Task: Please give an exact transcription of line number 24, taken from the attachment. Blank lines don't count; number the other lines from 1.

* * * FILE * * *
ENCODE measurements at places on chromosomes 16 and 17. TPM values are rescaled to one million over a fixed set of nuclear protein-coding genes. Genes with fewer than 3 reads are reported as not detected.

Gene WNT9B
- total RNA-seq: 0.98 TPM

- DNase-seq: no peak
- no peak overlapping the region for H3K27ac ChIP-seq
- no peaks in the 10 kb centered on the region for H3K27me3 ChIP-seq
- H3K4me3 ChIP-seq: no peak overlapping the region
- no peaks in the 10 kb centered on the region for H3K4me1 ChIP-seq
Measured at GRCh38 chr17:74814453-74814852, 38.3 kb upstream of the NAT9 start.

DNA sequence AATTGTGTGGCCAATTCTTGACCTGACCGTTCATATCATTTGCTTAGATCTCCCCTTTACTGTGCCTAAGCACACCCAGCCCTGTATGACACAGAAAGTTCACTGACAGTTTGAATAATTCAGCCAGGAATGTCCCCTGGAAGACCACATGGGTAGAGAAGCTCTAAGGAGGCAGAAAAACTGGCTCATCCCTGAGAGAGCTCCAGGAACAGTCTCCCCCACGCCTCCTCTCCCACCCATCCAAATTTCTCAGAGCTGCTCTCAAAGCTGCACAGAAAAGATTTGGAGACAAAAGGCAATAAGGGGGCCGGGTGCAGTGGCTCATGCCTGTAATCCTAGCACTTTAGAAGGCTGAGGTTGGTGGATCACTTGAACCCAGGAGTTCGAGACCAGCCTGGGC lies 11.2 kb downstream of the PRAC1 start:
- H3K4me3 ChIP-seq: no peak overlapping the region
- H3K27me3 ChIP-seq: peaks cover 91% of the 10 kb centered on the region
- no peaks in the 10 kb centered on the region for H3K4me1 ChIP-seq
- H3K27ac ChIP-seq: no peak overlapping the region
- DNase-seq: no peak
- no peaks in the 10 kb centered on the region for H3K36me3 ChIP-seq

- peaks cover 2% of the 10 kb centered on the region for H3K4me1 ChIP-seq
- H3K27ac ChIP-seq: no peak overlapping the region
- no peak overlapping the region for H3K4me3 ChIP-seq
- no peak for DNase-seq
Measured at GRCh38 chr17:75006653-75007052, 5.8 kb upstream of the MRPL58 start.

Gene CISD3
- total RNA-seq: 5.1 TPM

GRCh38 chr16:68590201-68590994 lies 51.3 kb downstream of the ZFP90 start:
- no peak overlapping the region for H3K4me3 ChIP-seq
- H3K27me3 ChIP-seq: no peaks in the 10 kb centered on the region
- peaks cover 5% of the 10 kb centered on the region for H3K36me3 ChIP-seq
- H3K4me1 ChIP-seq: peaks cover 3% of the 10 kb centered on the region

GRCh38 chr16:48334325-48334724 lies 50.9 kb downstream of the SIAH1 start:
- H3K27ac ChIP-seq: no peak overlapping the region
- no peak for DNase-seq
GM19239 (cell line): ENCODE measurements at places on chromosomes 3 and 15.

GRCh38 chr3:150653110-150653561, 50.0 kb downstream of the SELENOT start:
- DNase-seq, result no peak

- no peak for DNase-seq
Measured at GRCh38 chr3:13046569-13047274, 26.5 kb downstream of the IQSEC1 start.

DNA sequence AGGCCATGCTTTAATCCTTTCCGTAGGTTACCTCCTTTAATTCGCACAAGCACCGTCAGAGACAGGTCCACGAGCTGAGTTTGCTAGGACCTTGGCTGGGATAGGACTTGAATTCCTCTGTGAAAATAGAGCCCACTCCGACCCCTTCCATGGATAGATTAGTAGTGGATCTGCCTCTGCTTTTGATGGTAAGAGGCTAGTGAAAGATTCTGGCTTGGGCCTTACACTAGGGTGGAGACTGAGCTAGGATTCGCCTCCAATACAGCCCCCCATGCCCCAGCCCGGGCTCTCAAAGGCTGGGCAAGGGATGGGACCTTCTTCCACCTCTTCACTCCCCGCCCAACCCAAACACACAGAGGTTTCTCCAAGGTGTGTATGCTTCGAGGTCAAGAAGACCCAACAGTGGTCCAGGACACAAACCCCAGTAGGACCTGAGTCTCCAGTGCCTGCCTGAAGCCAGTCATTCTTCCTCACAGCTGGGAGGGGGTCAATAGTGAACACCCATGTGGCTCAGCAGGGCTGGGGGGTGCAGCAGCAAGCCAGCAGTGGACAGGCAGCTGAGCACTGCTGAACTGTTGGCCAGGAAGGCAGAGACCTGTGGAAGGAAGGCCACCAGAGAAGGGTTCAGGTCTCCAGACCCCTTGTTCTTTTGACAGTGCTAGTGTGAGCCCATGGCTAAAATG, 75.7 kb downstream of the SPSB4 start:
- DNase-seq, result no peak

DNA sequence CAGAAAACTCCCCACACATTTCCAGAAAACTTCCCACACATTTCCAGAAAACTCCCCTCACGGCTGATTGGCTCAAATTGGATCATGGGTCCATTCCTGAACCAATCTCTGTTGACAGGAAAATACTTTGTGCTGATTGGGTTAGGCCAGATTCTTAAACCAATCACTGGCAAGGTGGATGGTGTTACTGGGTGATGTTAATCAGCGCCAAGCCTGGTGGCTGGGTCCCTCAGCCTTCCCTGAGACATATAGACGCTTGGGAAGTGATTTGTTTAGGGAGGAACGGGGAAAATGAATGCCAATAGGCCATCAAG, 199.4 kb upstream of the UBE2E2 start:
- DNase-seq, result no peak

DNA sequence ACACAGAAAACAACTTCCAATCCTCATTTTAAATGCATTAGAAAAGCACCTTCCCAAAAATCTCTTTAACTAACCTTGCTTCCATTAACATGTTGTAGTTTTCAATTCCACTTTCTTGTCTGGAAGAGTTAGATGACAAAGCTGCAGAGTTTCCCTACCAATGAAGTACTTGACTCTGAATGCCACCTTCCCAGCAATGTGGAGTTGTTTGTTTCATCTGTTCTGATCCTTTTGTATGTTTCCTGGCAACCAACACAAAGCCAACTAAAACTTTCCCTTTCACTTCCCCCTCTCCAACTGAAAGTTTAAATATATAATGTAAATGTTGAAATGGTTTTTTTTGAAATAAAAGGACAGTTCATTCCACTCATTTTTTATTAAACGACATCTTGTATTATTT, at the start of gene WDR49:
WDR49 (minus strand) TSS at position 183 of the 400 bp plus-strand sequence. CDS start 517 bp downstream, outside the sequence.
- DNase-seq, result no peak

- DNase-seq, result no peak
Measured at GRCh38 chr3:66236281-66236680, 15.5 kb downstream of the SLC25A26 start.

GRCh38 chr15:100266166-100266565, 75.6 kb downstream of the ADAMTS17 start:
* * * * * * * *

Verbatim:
GRCh38 chr16:68590201-68590994 lies 51.3 kb downstream of the ZFP90 start: